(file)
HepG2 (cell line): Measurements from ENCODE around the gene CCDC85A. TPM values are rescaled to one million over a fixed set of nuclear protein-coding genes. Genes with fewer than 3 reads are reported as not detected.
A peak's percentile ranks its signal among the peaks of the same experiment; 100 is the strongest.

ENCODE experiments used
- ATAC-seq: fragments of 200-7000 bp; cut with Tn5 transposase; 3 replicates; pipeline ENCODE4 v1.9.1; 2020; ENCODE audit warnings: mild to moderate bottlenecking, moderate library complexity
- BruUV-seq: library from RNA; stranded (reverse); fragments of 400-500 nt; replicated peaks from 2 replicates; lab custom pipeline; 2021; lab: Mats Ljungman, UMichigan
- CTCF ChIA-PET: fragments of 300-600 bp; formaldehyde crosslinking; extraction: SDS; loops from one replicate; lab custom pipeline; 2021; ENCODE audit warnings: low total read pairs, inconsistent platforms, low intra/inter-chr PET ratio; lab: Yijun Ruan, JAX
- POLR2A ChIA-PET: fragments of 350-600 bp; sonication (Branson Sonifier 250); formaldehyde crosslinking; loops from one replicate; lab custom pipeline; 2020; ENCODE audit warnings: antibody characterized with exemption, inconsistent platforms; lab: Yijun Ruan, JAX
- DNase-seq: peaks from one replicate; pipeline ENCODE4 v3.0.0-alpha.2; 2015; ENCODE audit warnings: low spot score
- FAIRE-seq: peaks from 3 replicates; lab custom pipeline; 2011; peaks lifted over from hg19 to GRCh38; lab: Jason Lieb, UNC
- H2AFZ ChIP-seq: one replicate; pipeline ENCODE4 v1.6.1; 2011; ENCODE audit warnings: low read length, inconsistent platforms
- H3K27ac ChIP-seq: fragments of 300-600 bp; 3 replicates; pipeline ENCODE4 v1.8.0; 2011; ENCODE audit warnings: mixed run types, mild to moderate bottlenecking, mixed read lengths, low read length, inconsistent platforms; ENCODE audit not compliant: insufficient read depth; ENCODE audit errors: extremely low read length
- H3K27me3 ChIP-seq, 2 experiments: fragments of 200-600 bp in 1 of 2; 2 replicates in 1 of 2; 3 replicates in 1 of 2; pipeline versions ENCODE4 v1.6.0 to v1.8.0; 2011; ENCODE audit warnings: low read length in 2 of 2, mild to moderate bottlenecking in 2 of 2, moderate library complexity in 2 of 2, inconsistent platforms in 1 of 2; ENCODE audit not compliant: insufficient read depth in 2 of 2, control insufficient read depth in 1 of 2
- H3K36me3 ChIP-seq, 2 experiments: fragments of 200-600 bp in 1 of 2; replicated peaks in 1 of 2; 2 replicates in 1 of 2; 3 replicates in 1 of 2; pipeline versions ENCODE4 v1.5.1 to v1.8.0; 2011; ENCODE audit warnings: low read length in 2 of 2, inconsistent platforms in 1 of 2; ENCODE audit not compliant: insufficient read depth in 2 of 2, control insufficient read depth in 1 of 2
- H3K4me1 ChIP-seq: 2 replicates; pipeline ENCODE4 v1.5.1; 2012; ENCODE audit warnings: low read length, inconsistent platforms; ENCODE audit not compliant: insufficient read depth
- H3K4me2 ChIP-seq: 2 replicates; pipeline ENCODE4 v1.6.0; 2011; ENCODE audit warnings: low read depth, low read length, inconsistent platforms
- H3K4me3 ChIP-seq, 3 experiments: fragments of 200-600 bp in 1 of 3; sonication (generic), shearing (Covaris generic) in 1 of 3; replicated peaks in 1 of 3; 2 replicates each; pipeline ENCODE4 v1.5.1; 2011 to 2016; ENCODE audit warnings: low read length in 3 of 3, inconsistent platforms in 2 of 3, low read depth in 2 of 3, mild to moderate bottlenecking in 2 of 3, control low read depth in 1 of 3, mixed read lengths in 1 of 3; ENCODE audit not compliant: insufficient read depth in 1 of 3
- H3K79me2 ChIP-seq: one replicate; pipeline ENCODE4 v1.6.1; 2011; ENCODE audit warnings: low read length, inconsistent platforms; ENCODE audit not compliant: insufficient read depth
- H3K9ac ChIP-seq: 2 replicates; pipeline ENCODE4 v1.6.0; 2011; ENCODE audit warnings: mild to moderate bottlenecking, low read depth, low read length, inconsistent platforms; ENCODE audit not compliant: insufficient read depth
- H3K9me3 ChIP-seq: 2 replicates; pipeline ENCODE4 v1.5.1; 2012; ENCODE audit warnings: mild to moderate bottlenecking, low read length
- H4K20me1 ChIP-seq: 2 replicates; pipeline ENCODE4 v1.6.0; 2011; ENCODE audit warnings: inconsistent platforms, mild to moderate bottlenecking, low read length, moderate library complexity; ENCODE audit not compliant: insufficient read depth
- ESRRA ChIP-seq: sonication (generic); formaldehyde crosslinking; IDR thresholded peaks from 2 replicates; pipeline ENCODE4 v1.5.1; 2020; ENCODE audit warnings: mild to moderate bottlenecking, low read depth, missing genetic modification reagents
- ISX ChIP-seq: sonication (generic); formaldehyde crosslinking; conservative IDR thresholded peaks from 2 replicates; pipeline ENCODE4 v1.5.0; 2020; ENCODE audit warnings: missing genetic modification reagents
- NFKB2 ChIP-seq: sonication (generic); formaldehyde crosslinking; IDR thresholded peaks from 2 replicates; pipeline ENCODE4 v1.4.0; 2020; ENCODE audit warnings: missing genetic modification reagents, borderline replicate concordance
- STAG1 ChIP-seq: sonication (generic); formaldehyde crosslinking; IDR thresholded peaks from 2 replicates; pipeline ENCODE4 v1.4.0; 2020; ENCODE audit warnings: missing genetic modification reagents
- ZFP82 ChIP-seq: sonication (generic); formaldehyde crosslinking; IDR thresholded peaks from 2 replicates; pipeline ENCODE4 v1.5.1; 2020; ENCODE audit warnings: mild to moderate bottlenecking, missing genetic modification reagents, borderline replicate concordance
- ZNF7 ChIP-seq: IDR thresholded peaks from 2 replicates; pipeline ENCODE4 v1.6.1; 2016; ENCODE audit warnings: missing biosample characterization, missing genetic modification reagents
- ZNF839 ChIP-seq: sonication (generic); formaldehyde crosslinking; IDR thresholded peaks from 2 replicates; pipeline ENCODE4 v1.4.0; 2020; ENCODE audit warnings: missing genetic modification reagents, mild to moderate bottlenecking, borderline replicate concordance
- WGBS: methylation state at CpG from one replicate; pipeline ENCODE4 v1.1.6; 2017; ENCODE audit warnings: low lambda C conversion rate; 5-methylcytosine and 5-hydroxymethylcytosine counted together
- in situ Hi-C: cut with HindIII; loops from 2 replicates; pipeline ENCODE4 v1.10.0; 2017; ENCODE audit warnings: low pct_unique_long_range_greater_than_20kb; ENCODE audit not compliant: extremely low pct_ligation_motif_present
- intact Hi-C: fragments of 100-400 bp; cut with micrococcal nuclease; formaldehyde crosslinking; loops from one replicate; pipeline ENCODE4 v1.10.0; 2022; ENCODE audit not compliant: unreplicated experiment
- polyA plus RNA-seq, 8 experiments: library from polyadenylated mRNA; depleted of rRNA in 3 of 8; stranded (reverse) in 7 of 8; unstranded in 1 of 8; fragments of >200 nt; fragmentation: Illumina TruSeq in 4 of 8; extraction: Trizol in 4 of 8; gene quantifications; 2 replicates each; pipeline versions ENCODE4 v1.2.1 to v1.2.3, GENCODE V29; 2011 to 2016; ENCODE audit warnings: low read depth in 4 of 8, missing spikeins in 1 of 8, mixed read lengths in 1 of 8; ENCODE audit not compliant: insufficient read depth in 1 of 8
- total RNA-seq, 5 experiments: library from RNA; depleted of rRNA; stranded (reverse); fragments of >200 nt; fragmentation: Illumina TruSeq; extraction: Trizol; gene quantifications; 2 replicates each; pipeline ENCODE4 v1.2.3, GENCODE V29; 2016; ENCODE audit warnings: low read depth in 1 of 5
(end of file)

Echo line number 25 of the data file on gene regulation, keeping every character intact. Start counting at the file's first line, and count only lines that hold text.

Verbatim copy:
- ZFP82 ChIP-seq: sonication (generic); formaldehyde crosslinking; IDR thresholded peaks from 2 replicates; pipeline ENCODE4 v1.5.1; 2020; ENCODE audit warnings: mild to moderate bottlenecking, missing genetic modification reagents, borderline replicate concordance